But the downsides of such an approach are pretty clear too, indicating that this is not an option for regular intranet projects. You would need to code (C/C++) a PHP module from scratch, you would need to get the crypto right, you would need to handle potential bottlenecks and slowdowns due to the PHP module's calculations, and much… much more.

And even then, someone who's able to reverse-engineer your module (or emulate the hardware environment parameters the module checks) would be able to "break" your protection. After all, if an attacker can grab your PHP files from your intranet server, he won't have too much of a problem grabbing your PHP module too. The rest of the attacker's job would boil down to a reverse-engineering effort.


Obviously, there are some potential options that could tackle the problem, but unless you are working on a big project for some government/corporation/institution, it'll be "overkill" to even think about practically implementing them as they will simply use up too much time and manpower to create from scratch.

From my point of view, the cheapest, the fastest, and the safest way to protect your PHP scripts would not be by means of modern cryptography, but by buying a good lock for your server-room. After all, restricting physical access is the safest way to stop an attacker from copying files from the (locked-in) intranet server. And if you're really fond of cryptography, get one of those electronic locks with a nice interface to put next to the server-room's door… it looks good and entertains you with lock-codes. ;) Throw Zend Guard or IonCube PHP Encoder on top of that and you should be able to say "mission accomplished" — but only for non-critical, civilian purposes where the sole goal is to protect your PHP scripts from being stolen and executed/run on another computer system.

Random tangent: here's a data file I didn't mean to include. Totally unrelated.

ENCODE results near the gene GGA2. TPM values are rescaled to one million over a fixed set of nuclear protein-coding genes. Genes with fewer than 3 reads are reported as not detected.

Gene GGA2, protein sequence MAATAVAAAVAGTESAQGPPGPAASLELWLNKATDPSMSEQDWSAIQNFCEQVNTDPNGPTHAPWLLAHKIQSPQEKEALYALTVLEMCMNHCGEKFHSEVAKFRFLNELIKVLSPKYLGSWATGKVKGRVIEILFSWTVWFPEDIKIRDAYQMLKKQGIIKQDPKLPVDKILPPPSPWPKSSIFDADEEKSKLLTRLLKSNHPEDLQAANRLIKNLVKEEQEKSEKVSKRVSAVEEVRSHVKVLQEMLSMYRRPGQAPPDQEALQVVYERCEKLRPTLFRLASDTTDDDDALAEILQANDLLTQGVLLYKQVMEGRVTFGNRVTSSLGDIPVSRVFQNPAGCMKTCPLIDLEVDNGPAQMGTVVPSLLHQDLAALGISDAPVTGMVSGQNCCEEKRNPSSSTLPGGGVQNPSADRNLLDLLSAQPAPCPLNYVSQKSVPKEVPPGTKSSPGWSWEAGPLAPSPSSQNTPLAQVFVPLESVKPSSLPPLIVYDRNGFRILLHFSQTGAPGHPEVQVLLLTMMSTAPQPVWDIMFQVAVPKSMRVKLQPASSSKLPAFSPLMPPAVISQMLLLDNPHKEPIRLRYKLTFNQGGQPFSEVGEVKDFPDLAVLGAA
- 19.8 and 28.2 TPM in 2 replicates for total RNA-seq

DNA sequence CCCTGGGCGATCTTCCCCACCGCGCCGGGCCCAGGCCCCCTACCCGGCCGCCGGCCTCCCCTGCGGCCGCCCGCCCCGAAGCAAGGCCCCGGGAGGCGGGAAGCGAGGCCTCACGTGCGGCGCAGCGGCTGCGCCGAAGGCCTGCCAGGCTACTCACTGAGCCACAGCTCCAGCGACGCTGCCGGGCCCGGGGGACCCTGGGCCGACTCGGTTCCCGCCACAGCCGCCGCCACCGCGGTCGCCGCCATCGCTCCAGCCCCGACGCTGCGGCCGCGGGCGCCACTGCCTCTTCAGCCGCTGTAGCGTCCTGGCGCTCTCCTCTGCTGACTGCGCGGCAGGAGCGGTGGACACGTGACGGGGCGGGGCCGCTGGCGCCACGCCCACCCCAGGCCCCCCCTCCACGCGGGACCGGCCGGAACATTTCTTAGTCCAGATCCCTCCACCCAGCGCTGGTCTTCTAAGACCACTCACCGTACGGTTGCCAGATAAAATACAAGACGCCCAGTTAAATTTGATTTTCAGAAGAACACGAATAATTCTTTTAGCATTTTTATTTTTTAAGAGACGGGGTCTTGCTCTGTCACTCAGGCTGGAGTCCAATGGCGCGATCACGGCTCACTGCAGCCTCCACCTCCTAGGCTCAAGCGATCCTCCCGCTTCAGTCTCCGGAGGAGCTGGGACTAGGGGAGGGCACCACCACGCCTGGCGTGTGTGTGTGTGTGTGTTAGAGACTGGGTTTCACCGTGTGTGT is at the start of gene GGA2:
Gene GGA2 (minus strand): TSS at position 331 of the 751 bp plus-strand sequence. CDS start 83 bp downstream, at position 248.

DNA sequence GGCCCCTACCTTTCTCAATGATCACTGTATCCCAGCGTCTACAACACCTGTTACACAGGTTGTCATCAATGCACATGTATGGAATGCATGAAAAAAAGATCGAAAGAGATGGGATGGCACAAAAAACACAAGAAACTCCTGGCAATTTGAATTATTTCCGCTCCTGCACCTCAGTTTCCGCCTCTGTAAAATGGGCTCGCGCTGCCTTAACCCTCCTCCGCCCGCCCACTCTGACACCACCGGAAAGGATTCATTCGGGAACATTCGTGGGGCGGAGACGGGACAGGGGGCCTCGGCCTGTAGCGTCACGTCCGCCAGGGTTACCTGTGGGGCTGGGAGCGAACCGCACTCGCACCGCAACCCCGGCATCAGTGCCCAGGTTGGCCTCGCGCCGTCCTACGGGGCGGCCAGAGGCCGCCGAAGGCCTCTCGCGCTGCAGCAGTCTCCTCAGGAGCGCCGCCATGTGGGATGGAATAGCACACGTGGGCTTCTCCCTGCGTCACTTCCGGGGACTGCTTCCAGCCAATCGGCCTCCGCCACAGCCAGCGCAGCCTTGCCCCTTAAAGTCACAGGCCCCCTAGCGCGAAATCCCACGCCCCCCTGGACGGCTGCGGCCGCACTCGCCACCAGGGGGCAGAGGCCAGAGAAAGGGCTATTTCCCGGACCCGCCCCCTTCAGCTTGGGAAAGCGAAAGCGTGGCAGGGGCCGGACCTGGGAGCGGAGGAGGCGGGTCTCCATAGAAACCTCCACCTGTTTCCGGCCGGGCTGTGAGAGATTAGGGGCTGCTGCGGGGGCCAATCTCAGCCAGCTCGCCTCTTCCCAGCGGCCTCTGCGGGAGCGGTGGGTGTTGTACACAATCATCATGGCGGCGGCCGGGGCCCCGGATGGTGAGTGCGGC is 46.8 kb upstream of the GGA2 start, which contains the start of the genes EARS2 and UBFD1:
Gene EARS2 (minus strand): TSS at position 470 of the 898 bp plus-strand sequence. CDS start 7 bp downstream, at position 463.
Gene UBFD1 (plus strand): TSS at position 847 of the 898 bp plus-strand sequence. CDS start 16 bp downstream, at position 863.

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Thanks a lot for your suggestion. I really appreciate the way you talked about that "overkill". Its a small stand alone application and there is no so called server. It just runs on the local server. However if anyboby copies the folder and then moves it to some other location; it can easily run on it.Is it possible to make some kind of key generation which makes the software to get only installed if that key is produced.And every key gets expired once it is installed. Since there is no server to trace the authentication of the keys. Is there any other way to achieve the same thing... – Supra Nov 21 '13 at 17:06
@Supra Like I said in a comment: "I have to say that I was a bit shocked to discover that there are no real "cryptographically secure" (as in: "proven to be secure") solutions available that cover such a scenario. I guess buying padlocks is still cheaper than developing crypto-modules and handling certificates. ;)" — Which practically translates to a simpler answer to your question: "No, in the case you describe there is no solution available." – e-sushi Nov 21 '13 at 17:53